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Bernard

Installing a DCC Decoder for Motor

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hbr245b

That is not normal behavior. The programming track does not provide power, except during the transmission of a CV value...which is just that brief period after you press cv-wr. Oh my! Digitrax tech support are really good, as is their customer service generally, so I expect things will turn out well!

 

I've just had an email from Digitrax that my Zephyr is on its way back. They've had it for well over a month! And of course, it's guaranteed NOT to arrive before the weekend. Still, I just ordered a Kato E4 from MB Klein so maybe that will arrive before the weekend!

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CaptOblivious

That is not normal behavior. The programming track does not provide power, except during the transmission of a CV value...which is just that brief period after you press cv-wr. Oh my! Digitrax tech support are really good, as is their customer service generally, so I expect things will turn out well!

 

I've just had an email from Digitrax that my Zephyr is on its way back. They've had it for well over a month! And of course, it's guaranteed NOT to arrive before the weekend. Still, I just ordered a Kato E4 from MB Klein so maybe that will arrive before the weekend!

 

Excellent! Let us know how it goes. I love that Kato E4, just got one myself...

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alpineaustralia

I have a Kato E4 with the plug n' play Kato decoders (29-351, 29-352 and 29-353) and I couldnt be happier.

I am not sure whether they (as a cominbation work) better than the Digitrax decoders or whether it is just that I seem to install the digitrax decoders in older trains (ie Kato TGV and Tomix 300). 

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Martijn Meerts

As far as I know, the Kato decoders are simplified versions of Digitrax decoders. Digitrax designed the circuit board and the programming etc, but Kato manufactures them.

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alpineaustralia

Vourdan har du det Martijn

I guess then it must be that I am installing the digitrax decoders in older trains (ie Kato TGV and Tomix 300). 

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Martijn Meerts

I know that Kato and Digitrax have some sort of an agreement. Digitrax also makes a lot of drop-in decoder boards for American prototype Kato locomotives.

 

As for Digitrax having designed the Kato decoders, I got that from someone on a mailing list when Kato first announced the decoders.

 

But, it seems that decoders aren't always the same. For example, you can have 2 decoders of the same brand and same type, build them into 2 trains of the same brand and same type, and they can still show quite a difference in running characteristics. That's a reason why I'm slightly hesitant to convert my 0 and 100 series Tomix shinkansen, as they each have 2 motorized cars.

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alpineaustralia

Hey guys. I finally settled with the ebay seller that sold me the dud Kato 500 shinkansen.

She was actually quite good to deal with and I believe that she didnt know what she was selling

I got a $45 credit so the train cost me $70 (+postage).

Now to cleaning the wheels and installing a new decoder. I have ordered a few DZ143s.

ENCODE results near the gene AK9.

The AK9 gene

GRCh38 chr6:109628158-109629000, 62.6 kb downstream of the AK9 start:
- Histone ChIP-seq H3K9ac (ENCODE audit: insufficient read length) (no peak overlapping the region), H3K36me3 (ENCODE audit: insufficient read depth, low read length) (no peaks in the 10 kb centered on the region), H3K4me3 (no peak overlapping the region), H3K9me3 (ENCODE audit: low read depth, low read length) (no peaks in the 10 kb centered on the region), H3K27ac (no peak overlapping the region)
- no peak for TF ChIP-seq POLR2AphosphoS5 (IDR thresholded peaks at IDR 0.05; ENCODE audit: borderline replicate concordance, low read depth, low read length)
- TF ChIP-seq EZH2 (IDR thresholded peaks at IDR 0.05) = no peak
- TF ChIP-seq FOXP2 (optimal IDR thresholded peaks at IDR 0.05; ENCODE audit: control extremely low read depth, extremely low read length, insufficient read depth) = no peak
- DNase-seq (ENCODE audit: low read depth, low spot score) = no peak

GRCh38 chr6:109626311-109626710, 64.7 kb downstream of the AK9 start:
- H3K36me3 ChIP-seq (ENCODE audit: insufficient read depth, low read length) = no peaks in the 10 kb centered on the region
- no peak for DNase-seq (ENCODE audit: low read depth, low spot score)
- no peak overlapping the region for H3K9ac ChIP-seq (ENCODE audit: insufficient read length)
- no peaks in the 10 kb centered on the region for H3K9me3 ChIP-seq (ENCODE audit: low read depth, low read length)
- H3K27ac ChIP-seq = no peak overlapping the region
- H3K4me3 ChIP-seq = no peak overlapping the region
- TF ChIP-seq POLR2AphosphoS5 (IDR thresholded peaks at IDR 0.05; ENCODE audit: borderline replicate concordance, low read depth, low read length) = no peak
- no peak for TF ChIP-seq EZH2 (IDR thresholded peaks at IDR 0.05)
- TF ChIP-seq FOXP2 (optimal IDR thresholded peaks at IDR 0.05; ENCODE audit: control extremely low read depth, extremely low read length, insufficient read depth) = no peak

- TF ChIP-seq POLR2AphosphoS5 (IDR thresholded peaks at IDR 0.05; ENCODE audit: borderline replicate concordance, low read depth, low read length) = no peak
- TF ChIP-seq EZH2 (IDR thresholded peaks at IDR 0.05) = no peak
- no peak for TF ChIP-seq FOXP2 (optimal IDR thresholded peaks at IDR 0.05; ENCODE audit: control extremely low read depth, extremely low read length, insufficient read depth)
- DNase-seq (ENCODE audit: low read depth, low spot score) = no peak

Can anyone recommend anything to clean wheels?

 

On another note, I used WD-40 on the bogie of an old E1 shinkansen which squeaked like crazy and laboured to move. Mate, it worked a treat and is now super quiet and flies around the track. I can certainly recommend it.

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CaptOblivious

Hey guys. I finally settled with the ebay seller that sold me the dud Kato 500 shinkansen.

She was actually quite good to deal with and I believe that she didnt know what she was selling

I got a $45 credit so the train cost me $70 (+postage).

Now to cleaning the wheels and installing a new decoder. I have ordered a few DZ143s.

Can anyone recommend anything to clean wheels?

 

That is great news! What a good deal, even with the bum install. If you're going to do a thorough cleaning, I remove the bogies, disassemble, and clean the wheels individually with cotton swabs dipped in isopropyl alcohol. Tedious, but effective, and works on non-powered cars too.

 

On another note, I used WD-40 on the bogie of an old E1 shinkansen which squeaked like crazy and laboured to move. Mate, it worked a treat and is now super quiet and flies around the track. I can certainly recommend it.

 

Just remember that WD-40 is a solvent—which is why it's so good at removing squeaks, it just powers things clean—and not a lubricant, so you should apply lubricant after doing this.

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hbr245b

Excellent! Let us know how it goes. I love that Kato E4, just got one myself...

 

Got the Zephyr back from Digitrax. Programming track now works fine.

 

I did however manage to fry the decoder in my Kato 500 while fitting interior LED lights :-( Back to square one now.

 

The Kato E4 also arrived and it's great so far. I had a Kato 29-351 decoder on hand and it installed easily. Where's a good source in  the USA of 29-352 & 29-353 decoders?

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alpineaustralia

For 29-252 and 29-353 try:

 

http://www.modeltrainwarehouse.com

 

Recently, they had them in stock for a while but dont know if they still have them.

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alpineaustralia

[Just remember that WD-40 is a solvent—which is why it's so good at removing squeaks, it just powers things clean—and not a lubricant, so you should apply lubricant after doing this.]

 

Thans for the tip on the isopropyl alcohol. I know that someone recently recommended a US product for lubricating the motor bushes etc. Can anyone recommend a generic product that I can buy in Oz? The post won't send liquids etc through the post. 

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Bernard

hbr245b - That is great news about your Zephyr system. I have found that Digitrax has an excellent customer support.

Now, the decoder that you fried was it a Digitrax decoder like the DZ125 or DZ123 or any other Digitrax decoders? Digitrax has an excellent return policy if it's solely one of their decoders.

Unfortunately as CaptO found out they don't support the Kato decoders. Here is the Digitrax link but you probably know this from the Zephyr repair.

 

http://www.digitrax.com/warranty3.php